Red and gold colors the Iowa landscape each fall, but green will dominate during the week of Oct. 7-13 when 4-H'ers across the state don the four-leaf clover to celebrate National 4-H Week.
In proclaiming the observance, Gov. Chet Culver said, "I urge my fellow citizens to observe this week by connecting with youth, friends, fellow employees and relatives and with school, community and civic groups to engage in projects benefiting their community."
"National 4-H provides young people with the research and resources from all the nation's land-grant universities and colleges," said Chuck Morris, program director for Iowa State University Extension 4-H Youth Development. "4-H builds character in youth by giving them a sense of belonging to a positive, inclusive group; opportunities to help in their community; and a way to learn new skills to meet life's challenges."
4-H is a big part of ISU Extension
"ISU Extension and 4-H connect Iowa youth to learning and service opportunities — and a lot of fun —at the community, county and regional levels; as well as at statewide and national events," said Jack Payne, vice president for ISU Extension and Outreach. "4-H is a big part of ISU Extension, but Extension is 4-H and more. We 'extend' the university to the entire state.
"Extension can help young people explore what they want to do next — what they want to become as adults. 4-H helps youth find their passion and see how that translates into educational paths and future careers," Payne said.
Today's 4-H'ers can choose from science, engineering and technology; business and workforce preparation; food safety and nutrition; animal and environmental science; and theatrical and visual arts as well as production agriculture, clothing and child development. All 4-H projects offer a leadership, citizenship and communication component.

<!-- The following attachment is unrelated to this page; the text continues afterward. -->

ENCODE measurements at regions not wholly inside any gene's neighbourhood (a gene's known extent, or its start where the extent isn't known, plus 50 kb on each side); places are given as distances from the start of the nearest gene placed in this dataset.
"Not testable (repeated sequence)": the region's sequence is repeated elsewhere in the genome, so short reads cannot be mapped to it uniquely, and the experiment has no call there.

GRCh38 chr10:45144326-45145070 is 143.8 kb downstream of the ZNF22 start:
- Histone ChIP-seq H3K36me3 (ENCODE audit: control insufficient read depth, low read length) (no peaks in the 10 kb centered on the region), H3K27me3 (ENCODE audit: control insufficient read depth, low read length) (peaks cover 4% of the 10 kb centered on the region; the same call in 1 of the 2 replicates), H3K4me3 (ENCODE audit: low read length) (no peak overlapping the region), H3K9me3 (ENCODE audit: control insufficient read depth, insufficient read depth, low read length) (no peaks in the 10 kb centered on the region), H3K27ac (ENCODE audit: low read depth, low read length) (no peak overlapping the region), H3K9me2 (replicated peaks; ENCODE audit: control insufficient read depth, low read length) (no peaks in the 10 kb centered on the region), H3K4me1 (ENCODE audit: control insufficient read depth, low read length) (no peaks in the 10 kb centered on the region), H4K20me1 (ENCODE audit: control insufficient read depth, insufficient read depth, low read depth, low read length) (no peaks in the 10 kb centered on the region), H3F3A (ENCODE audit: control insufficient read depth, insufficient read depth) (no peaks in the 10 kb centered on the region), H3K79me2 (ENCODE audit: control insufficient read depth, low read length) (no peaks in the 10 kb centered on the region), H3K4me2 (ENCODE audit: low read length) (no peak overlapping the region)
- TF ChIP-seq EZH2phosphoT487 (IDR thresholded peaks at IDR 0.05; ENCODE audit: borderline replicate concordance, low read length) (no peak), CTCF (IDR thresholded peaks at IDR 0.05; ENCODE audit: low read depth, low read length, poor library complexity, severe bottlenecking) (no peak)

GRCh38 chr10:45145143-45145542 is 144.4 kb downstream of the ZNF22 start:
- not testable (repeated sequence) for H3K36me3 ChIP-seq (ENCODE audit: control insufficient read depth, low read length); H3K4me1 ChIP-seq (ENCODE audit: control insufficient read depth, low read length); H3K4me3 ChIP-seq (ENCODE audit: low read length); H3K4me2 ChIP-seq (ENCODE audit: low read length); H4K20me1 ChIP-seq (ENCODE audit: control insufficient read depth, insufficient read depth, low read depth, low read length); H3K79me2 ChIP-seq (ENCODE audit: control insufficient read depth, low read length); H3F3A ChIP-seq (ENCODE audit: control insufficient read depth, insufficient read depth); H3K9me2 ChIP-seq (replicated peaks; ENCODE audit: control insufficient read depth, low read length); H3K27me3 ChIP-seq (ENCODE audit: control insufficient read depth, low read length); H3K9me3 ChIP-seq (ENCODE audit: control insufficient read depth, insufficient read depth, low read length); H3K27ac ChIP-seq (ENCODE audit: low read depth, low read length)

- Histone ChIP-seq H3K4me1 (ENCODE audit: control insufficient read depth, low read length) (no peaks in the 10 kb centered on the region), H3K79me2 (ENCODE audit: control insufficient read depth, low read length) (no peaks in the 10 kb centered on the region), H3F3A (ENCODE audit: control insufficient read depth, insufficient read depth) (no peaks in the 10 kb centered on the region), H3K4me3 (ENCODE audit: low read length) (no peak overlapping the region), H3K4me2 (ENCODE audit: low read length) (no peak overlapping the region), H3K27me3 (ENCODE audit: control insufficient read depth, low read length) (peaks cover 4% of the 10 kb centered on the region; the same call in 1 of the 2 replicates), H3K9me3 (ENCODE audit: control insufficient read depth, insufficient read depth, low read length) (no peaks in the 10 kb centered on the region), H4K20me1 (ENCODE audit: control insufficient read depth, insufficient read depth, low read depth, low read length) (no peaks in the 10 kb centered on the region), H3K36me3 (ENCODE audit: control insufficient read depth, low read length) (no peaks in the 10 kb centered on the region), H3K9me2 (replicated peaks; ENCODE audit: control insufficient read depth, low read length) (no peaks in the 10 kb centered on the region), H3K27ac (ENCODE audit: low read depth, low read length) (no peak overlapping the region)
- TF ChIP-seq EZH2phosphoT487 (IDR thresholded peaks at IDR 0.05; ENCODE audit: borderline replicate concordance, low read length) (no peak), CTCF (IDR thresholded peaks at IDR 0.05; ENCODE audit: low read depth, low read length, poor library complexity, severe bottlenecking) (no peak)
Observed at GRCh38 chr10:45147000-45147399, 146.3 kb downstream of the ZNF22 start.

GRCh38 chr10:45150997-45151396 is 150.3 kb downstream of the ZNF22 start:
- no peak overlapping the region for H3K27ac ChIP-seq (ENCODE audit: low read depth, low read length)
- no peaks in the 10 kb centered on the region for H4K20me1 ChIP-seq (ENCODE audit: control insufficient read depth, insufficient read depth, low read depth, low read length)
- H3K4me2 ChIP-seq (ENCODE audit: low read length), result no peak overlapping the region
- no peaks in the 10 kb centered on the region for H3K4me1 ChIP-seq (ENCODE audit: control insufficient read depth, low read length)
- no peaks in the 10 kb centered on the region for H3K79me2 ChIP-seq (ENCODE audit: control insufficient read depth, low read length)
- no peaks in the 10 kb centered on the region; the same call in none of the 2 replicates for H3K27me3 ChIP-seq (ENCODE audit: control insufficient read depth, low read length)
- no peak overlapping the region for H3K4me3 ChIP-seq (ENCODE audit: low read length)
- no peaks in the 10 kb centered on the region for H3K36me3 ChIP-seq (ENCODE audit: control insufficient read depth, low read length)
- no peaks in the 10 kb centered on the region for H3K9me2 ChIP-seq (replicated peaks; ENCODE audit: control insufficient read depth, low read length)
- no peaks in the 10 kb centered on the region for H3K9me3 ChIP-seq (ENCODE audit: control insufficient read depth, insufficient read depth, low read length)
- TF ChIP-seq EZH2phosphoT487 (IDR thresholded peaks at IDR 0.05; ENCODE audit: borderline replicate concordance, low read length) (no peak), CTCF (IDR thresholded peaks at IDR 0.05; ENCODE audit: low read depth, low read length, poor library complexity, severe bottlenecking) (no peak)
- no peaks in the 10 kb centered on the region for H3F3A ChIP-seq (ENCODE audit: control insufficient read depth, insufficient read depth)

100 years of the 4-leaf clover emblem
Also this year the 4-H program celebrates 100 years of the birth of the clover emblem, from its inception in Clarion, Iowa. Nationally, 4-H celebrated its centennial year as a youth development program in 2002.
Through their project work, 4-H'ers earn more than $100,000 in college scholarships each year, Morris said. The Iowa 4-H Foundation makes available approximately 90 scholarships through financial support from corporations, organizations and individuals.
"Our youth are the future of Iowa - we need their energy, skills and ideas to make Iowa an even better place to live, work and play," Payne said. "ISU Extension has an office in every county in Iowa - so stop on by and learn more about 4-H." Iowans also can learn about 4-H online.
More than 60 million young people across the United States have been 4-H'ers. Distinguished alumni from Iowa include NASA astronaut Peggy Whitson, former Gov. Terry Branstad, Academy Award-winning actress Donna Reed, football stand-out Ed Podolak and numerous other public servants, educators and communication, entertainment and sports figures. Also, six Iowans belong to the National 4-H Hall of Fame: O. H. Benson, Fannie Buchanan, Max Exner, C. J. Gauger, Cap Miller and Jessie Field Shambaugh. See www.nae4ha.org/hof.